have i got it down right?
Yeah, pretty much.
You definitely don't want to go past triples. That would be pointless. It's all a learning process. You get to know how much is enough and how much is too much. Sure it's a lot trickier than "formulas" based on rigid numbers but in the end you make more consistent and better progress.
That is one of my biggest problems with the percentage based plans. You will never learn what you can and can't do. Everybody knows I am all for playing it safe. And I think it is "safe" to say that most of us are better off doing a little less than we think is necessary. But you gotta also be creative and color outside the lines sometimes.
Like recently, as you know, I got this really bad stomach virus. Really violently ill. There is nothing like a GI virus to sap your strength. So when I got back to the gym I had about 2 or 3 really bad workouts where I was just sluggish as hell. What sucked is right before that I had just got a great PR on deads. Then bam, that same night I'm puking my guts out.
So when I get back to deads I can barely pull 80 percent of that max I had established. But I managed to do a couple of sets of 5 of it and basically called that workout done. The reason I knew that I could get away from doing as much as I did, even though it took so much out of me is because it ain't the first time I'd gotten sick and it wasn't the first time I'd felt that weak coming back. I know from past experience that I hadn't really actually lost much absolute ability. My body was just fatigued from the illness and I knew that I had to basically send a message that the game was back on. Besides it was a "light" weight. For another person it might have been too fatigueing and been a mistake but for me I knew it was just the ticket. My body tends to want to shut down it I don't continually let it know that there is business to be done.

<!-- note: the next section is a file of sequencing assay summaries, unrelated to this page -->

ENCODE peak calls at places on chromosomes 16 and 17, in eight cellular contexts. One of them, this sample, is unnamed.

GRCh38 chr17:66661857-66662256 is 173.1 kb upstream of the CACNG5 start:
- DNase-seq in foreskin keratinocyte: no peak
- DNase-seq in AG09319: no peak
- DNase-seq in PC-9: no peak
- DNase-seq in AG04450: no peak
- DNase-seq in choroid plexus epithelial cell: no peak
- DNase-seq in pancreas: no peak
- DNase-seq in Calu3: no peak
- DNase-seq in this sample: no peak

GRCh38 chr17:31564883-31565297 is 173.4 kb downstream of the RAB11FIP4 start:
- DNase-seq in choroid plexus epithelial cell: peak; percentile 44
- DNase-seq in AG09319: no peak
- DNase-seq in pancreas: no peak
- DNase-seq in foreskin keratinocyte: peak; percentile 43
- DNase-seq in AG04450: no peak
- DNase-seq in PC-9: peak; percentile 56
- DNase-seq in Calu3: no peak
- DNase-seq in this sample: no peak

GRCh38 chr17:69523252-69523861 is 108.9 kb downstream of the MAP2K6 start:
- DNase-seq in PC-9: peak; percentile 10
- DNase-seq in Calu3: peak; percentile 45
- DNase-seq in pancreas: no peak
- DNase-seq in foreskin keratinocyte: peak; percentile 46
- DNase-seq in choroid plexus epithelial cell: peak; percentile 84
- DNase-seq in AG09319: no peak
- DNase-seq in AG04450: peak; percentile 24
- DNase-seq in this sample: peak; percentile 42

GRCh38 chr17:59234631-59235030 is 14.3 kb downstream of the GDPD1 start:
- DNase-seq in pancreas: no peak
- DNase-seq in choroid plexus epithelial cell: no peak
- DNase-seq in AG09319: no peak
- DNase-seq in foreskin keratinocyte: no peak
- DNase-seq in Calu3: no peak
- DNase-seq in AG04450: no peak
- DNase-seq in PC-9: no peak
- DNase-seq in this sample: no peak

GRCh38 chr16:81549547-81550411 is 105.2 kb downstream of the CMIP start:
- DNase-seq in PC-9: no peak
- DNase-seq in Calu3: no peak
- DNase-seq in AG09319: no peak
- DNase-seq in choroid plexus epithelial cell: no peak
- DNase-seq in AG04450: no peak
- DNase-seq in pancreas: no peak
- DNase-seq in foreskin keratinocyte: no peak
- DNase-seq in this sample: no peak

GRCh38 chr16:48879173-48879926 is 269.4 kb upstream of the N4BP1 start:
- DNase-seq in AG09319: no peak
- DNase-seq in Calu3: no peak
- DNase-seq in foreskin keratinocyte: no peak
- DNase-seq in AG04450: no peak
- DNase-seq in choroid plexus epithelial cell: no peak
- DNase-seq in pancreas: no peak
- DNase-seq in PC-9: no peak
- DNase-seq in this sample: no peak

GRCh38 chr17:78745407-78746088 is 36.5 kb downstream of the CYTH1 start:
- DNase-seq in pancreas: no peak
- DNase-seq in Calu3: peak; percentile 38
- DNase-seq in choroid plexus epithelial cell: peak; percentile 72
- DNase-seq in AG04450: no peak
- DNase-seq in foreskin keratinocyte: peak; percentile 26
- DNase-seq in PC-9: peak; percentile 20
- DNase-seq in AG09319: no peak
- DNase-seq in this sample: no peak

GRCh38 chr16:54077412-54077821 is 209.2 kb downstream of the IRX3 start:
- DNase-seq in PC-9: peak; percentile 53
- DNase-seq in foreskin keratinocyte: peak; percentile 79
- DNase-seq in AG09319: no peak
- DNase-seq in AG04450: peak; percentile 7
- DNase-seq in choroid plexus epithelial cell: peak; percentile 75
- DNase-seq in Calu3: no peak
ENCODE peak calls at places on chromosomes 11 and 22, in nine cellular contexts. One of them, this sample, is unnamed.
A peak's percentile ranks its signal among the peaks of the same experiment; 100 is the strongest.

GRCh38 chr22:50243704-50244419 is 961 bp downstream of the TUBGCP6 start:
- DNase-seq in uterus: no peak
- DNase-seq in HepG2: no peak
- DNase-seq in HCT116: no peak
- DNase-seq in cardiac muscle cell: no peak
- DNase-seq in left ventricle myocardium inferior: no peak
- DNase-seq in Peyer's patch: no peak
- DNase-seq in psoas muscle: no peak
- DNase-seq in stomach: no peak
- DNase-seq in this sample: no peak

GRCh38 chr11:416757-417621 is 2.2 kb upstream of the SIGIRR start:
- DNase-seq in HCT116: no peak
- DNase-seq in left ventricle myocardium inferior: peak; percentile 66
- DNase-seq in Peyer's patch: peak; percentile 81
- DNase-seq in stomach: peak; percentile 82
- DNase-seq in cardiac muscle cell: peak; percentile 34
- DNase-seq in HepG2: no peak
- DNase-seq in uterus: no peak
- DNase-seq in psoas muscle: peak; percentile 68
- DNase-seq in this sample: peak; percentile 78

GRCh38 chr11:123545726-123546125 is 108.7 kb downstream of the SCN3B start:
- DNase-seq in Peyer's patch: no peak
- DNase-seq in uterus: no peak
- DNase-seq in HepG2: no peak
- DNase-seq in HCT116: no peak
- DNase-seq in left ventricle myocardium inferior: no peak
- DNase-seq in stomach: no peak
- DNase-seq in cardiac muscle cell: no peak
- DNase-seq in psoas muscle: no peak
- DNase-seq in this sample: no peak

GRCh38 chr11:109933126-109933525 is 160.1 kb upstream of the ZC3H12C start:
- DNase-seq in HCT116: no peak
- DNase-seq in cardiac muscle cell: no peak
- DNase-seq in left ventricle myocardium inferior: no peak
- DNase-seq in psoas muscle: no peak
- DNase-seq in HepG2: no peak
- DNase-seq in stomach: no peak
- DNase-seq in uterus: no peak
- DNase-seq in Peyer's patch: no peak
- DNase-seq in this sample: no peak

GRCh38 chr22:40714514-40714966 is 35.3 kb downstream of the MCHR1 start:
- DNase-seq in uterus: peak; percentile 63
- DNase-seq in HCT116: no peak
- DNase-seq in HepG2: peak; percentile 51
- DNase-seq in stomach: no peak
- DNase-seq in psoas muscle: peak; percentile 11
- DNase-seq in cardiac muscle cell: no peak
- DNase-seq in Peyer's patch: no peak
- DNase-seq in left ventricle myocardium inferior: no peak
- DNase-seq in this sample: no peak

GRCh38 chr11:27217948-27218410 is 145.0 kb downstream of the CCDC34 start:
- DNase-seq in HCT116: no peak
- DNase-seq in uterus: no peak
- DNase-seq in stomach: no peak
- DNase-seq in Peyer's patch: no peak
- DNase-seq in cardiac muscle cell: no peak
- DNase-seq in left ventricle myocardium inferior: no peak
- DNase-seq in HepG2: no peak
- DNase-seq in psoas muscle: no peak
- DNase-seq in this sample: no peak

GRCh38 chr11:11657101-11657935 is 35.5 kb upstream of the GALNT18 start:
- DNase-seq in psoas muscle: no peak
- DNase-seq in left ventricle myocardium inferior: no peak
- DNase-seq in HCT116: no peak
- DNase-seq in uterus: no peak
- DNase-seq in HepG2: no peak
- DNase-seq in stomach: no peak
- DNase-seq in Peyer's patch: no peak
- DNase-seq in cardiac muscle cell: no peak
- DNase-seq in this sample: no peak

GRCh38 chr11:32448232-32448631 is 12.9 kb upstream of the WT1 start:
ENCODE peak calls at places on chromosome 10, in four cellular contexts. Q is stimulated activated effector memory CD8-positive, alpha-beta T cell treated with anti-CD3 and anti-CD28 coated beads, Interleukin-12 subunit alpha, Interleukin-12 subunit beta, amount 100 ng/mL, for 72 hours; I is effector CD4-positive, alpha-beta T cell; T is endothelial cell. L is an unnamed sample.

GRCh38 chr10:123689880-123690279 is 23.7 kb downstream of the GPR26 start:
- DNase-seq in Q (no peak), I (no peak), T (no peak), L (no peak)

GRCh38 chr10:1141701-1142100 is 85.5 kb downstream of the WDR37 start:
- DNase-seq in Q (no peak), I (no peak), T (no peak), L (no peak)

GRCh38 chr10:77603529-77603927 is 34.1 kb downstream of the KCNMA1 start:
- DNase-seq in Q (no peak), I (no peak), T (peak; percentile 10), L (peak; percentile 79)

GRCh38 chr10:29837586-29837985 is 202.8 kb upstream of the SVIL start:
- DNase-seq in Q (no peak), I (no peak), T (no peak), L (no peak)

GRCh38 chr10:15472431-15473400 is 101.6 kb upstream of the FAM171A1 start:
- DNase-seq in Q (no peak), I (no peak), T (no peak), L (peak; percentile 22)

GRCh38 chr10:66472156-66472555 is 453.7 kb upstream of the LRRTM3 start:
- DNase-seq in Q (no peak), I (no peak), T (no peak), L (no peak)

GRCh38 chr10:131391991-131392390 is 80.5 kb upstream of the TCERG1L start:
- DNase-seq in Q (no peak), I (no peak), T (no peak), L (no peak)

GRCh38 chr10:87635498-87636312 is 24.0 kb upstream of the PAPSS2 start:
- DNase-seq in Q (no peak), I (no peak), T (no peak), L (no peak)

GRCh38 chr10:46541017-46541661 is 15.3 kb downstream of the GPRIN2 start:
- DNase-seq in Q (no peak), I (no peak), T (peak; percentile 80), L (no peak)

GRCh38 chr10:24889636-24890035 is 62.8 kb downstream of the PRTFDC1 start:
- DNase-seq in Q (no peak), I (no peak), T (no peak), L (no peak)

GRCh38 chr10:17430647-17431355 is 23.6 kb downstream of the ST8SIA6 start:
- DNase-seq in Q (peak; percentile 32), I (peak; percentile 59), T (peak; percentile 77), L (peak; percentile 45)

That is actually reason why I little "active recovery" workouts on my off days.
Next deadlift workout sucked too BUT I didn't feel like my body was made of jello. It was basically the same workout though.
Then after a few more days my stength basically rebounded and I set a PR on box squats and some other stuff. Then deads came around and ALL that seemingly lost stength was back as if it had never left. And I knew it would be. My plan then was to repeat that PR I had made before I got sick.
I took my time and worked up to it carefully. Really feeling everything out. I got the PR and it was sorta difficult but I could tell that it wasn't the weight. The fact was my body wasn't yet completely ready. I knew I could actually get a new PR that day and the old max was all I needed to get that last bit of acclimation. So I rested up about 4.5 minutes and got and unbelievable 10 additional pounds! And I WAS actually being conservative. The PR was better and easier than the old PR which had kinda went to my back more than I'd like. That is a really good day for me. REALLY good. And my back even felt great the next day.
The question is, how can someone get a max that feels like a MAX but know that they can lift more? You just know because you know you. That is the kind of thing you've got to discover for youself and you'll never discover it if you never break from the "plan". That thiry percent can make all the difference.